The transition to the new EU sugar regime is a reminder of what was lost when the Doha round of WTO trade talks collapsed.
This is not to say that dealing with the sugar reforms, which came into effect on 1 July 2006, will be easy.
The expected difficulties - job losses and factory closures - have already materialised, and the gradual removal of the guaranteed support price will inevitably lead to a significant reduction of sugar production within the EU.
But the changes have also corrected - at least in principle - an ethical, and economic, wrong. Most sugar producers have accepted this, and are working to ensure that the new regime will be beneficial in the long term.
Danisco for example plans to close its plants in Assens, Denmark and Salo, Finland. But it has maintained its expectations for this year's sugar output, and claims there is still potential for an output of 1 million tonnes.
Similarly, Germany-based sugar giant Suedzucker expects a revenue increase of 5 per cent in 2006 / 07, underlining its confidence in a reformed sugar sector.
It is too early to assess the true impact of the new regime. But in the end, the reforms will increase the performance of the EU sugar industry by forcing out uncompetitive producers.
However, sugar reform was supposed to be part of something bigger. When this reform package was being finalised, it was widely seen as a crucial step towards the successful conclusion of the WTO Doha trade round.
These talks presented the global community with the opportunity to revolutionise food trade on a global scale.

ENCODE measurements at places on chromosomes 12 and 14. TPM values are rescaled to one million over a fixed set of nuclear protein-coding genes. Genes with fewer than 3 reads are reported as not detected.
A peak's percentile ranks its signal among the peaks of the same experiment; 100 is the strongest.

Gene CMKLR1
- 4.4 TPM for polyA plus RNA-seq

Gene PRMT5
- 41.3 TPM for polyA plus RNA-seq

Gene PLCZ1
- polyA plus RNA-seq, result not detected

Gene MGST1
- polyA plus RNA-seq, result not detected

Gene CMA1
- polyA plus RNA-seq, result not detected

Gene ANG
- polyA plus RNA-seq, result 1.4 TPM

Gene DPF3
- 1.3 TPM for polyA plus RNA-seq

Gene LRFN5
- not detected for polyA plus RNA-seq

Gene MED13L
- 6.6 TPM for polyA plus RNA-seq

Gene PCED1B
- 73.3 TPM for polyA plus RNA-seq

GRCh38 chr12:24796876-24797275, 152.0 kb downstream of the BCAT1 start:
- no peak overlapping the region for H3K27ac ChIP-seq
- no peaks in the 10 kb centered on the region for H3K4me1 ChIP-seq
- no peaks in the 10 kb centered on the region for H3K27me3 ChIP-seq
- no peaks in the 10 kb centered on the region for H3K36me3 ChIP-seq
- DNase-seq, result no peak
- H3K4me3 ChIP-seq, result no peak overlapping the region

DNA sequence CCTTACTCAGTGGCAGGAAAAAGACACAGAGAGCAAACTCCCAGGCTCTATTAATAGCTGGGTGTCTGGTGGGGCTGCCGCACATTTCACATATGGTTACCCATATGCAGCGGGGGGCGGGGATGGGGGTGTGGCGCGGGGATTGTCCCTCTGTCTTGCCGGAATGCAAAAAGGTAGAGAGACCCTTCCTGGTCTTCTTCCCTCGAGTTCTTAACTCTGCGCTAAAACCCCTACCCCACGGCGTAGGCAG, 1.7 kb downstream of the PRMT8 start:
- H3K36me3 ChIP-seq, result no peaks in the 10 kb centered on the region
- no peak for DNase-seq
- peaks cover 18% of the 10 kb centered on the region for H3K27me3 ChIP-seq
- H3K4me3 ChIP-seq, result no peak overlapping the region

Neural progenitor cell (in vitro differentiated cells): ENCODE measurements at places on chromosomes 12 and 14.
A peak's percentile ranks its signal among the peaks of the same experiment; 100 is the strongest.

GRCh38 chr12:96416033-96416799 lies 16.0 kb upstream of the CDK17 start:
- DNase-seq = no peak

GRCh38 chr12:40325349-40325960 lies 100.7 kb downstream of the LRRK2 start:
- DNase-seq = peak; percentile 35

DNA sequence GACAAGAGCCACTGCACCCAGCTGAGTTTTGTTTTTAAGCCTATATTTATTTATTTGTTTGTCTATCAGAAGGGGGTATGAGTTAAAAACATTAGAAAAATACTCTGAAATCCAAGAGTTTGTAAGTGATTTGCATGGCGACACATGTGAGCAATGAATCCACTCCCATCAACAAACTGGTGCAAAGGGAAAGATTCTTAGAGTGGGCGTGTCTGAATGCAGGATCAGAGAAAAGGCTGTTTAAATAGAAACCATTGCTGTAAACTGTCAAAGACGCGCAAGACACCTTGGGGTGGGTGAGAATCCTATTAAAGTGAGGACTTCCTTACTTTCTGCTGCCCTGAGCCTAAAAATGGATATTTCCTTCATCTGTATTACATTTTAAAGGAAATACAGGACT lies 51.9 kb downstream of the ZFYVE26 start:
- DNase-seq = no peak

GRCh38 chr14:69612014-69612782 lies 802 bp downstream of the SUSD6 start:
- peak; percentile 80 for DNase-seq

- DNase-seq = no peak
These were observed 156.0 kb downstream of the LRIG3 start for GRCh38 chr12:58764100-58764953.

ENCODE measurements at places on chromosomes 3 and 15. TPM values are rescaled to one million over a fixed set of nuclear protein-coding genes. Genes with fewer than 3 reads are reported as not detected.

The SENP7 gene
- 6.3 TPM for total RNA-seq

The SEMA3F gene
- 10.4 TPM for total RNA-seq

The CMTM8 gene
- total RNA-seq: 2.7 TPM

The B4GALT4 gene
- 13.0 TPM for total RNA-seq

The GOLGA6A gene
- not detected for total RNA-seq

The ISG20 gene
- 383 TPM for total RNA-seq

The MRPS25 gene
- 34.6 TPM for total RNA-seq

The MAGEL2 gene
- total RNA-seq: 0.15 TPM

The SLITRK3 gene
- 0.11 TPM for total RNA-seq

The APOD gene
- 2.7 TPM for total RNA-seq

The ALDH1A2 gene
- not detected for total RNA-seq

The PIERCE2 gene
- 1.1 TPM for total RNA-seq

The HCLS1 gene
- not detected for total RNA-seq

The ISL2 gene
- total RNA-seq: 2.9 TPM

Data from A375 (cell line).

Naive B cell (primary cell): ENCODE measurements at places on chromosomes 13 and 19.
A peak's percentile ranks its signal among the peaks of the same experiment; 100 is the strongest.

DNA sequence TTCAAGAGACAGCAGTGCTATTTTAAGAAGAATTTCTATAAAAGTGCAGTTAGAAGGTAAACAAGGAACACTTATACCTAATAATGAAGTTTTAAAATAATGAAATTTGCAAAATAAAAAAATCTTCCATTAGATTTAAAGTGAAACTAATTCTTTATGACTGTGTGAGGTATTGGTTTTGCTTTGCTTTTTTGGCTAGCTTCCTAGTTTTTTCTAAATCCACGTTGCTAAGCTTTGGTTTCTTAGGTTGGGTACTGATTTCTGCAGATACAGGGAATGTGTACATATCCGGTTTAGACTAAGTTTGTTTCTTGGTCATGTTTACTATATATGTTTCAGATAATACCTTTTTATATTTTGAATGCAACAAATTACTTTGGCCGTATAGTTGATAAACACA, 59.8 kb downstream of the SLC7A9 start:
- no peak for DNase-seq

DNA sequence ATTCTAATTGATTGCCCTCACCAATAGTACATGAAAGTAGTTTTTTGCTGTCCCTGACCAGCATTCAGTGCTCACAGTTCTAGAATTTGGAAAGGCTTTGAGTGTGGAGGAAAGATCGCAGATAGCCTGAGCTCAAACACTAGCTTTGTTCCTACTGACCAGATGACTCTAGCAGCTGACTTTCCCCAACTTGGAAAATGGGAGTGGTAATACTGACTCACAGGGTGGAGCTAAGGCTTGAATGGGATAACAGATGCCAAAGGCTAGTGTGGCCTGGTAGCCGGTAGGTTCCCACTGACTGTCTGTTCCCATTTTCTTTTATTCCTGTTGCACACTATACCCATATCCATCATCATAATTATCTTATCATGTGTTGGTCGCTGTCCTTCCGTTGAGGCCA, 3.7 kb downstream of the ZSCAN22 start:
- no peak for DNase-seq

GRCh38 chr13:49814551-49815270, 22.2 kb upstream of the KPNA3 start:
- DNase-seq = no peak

The final Doha round of WTO trade talks aimed to free global trade by cutting industrial and agricultural tariffs and by reducing farm subsidies. And Europe's new sugar policy was seen as an important bargaining tool in achieving this.
It was widely promoted as being 'trade friendly', underlining the EU's commitment to successful negotiations by reforming a policy that had remained unchanged in decades.
It was supposed to send out a signal to the world that the EU was taking into account international developments in its domestic reforms and showing serious commitment to the talks in its willingness to reform central aspects of the CAP (common agricultural policy).
Everyone around that table in Hong Kong knew that such concessions were necessary if a properly liberalised world market was to be established. But in the final analysis, no one was prepared to put pay the cost of short term pain for long term gain. Countries fought for the right to continue to protect uncompetitive sectors of the economy.
EU sugar reform, while long overdue and still to be followed through, now stands as testament to the extent to which good intentions were prepared to stretch.
To the detriment of almost everyone, WTO members refused to budge on issues such as the lowering of tariffs on certain goods, and as a result, global barriers to trade and unfair subsidies remain in place to this day.
The WTO talks broke down because of this intransigence and collective failure to see a better future. An opportunity to achieve a fairer basis for global trade has been missed, and all we are left with is a tantalising glimpse of what could have been.